Judgement: 25% responsible.
Theory 3: Facebook Watch needed more library content.
If this theory is true, woe be to the giant device company that launched a streaming platform sans library.
The best case for this is that after you come to watch a prestige original, you need to find something else to occupy your time until the next original comes. That’s library content. While I josh on Netflix for lots of things, I do absolutely believe that Reed Hastings is right when he says he’s in a battle for folks’ time. But I’d rephrase it slightly in that you’re also battling for space in people’s mental headspace. When they decide to watch TV, they then pick a service to watch. Library content’s purpose is to keep permanent space in people’s mental headspace. Having loads of library content makes it more likely that you’re folks’ first choice to find something.
The problem is Facebook Watch doesn’t have this. Fellow ad-supported titan Youtube clearly does. It’s purpose was videos first and foremost, so there is always something else to watch. Netflix has it. Even Amazon has it. Facebook has socially generated videos, which aren’t the same ballpark as scripted video.
Judgement: 20% responsible.
Theory 4: Social video can’t support scripted content.
If this theory is true, woe be to the social platforms producing tons of originals.
Here’s my favorite theory, because it directly ties to the customer value proposition and behavior. To start, you have to understand that most TV viewing still happens on living room devices. Meaning folks come home, flip on the big TV and sit on the couch. This even applies to kids!
The challenge is that Facebook has really, really struggled to get their TV app into living room TVs. Not that they haven’t tried by advertising with the Muppets.
I could go further. Scrolling through a Facebook feed is an inherently personal activity. (Which is how I think most people feel about their social feeds.) It’s not necessarily private–if you’re in a relationship, hopefully you would let your spouse see your feed–but it isn’t something you share either. For a huge majority of TV viewers, TV is social. Again, the TV is the centerpiece of your living room. That’s why, when I laid out my “map” of streaming video, I split “social video” from “entertainment”. They serve different purposes.
As a result, Facebook’s original content efforts were doomed from the start, as long as they tried to combine original content with user’s videos. (The equivocation? I can’t decide if Youtube is “social TV” or “ad-supported”. It honestly acts like both.)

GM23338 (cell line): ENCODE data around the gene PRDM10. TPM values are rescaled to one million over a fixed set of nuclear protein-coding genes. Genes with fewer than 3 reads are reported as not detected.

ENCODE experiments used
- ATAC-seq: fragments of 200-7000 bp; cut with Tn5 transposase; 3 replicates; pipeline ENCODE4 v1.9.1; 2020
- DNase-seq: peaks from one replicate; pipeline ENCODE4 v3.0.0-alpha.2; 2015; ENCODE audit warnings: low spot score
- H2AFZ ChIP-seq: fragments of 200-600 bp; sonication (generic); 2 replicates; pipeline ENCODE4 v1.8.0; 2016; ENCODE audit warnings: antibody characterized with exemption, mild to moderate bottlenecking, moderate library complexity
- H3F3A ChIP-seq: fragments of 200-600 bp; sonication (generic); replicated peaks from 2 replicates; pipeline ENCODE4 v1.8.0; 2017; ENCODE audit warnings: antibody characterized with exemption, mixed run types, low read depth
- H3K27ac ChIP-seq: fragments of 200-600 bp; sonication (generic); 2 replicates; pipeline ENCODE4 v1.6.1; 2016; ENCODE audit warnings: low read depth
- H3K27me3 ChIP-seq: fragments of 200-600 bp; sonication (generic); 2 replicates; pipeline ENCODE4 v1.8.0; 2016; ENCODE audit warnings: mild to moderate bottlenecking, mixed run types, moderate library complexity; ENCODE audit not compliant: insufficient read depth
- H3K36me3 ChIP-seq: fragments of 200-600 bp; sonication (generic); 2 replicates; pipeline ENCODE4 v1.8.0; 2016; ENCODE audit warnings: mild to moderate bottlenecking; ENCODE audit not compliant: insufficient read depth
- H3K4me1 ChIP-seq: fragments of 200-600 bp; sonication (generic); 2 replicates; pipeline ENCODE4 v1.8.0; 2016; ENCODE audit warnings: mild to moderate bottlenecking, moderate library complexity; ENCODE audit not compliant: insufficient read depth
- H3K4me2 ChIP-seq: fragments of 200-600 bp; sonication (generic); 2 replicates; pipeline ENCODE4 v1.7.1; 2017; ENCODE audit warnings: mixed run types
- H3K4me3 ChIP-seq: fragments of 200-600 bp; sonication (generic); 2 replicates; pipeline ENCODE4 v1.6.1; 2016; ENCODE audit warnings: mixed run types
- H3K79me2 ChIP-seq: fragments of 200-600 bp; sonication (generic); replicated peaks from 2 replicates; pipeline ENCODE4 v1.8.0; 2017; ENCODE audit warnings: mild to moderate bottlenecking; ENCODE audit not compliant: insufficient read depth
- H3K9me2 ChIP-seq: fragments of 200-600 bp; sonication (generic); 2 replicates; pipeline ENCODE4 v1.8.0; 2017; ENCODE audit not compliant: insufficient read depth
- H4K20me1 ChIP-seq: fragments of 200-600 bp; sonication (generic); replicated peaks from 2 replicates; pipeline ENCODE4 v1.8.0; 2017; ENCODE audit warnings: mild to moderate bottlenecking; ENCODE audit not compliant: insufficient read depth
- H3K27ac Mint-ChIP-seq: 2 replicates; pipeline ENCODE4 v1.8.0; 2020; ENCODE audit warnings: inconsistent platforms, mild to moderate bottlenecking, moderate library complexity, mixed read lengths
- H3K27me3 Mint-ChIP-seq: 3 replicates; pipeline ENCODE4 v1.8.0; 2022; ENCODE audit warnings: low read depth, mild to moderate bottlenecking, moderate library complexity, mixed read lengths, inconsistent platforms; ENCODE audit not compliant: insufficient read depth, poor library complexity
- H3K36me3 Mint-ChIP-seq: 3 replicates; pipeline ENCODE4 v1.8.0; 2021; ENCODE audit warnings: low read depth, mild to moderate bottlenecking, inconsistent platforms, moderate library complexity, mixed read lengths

Judgement: 40% responsible.
Theory 5: The idiosyncratic reasons. Or “No one watches video on Facebook watch.”
If this theory is true, woe be to Facebook.
The theory here is that there are always idiosyncratic problems with businesses and we can’t always draw cross industry trends. With Facebook, that could be more true than anything else!
To start, Facebook has a privacy and customer trust issue. So the issue isn’t just that social video has problems, but everyone has a problem with Facebook. And PR stumble after PR stumble after privacy violation after privacy violation means no one is eager to buy new Facebook devices or download new applications to follow you across the internet and suck up all your data. Throw on top the (over-hyped) idea that the kids hate Facebook and you have a perfect storm to crush use on your site.
Combine this with sub-optimal UX for their application, the struggle to woo creators in this climate and a lack of ability to market content with the studios, and you have the perfect storm that they just couldn’t overcome.
Judgement: 15% responsible.
The future? Well, let’s not go too far.
Facebook isn’t leaving video. And given that they still have billions to spend on anything they want (including lighting it on fire), they’ll still have a place in original content. They just signed a deal with Steve Harvey for his show, it’s not like their video ambitions have been quelled that much. They just aren’t investing in pricey scripted originals.
Still! The perception that Netflix and Amazon have crushed it in scripted originals has influenced the boom in “Peak TV” more than any other phenomenon. The failures of Google, Microsoft and now Facebook should inform that analysis just as much.
Other Contenders for Most Important
Disney+ Has All The Dramas and Drama
Disney+ has had showrunners leave, writers get fired, and pilots moved to the Disney Channel in the last week. Which is par for the course for any channel or streaming service, but Disney is the buzziest streaming platform after Netflix and buzziest company for super-engaged fans, so every stumble gets picked over.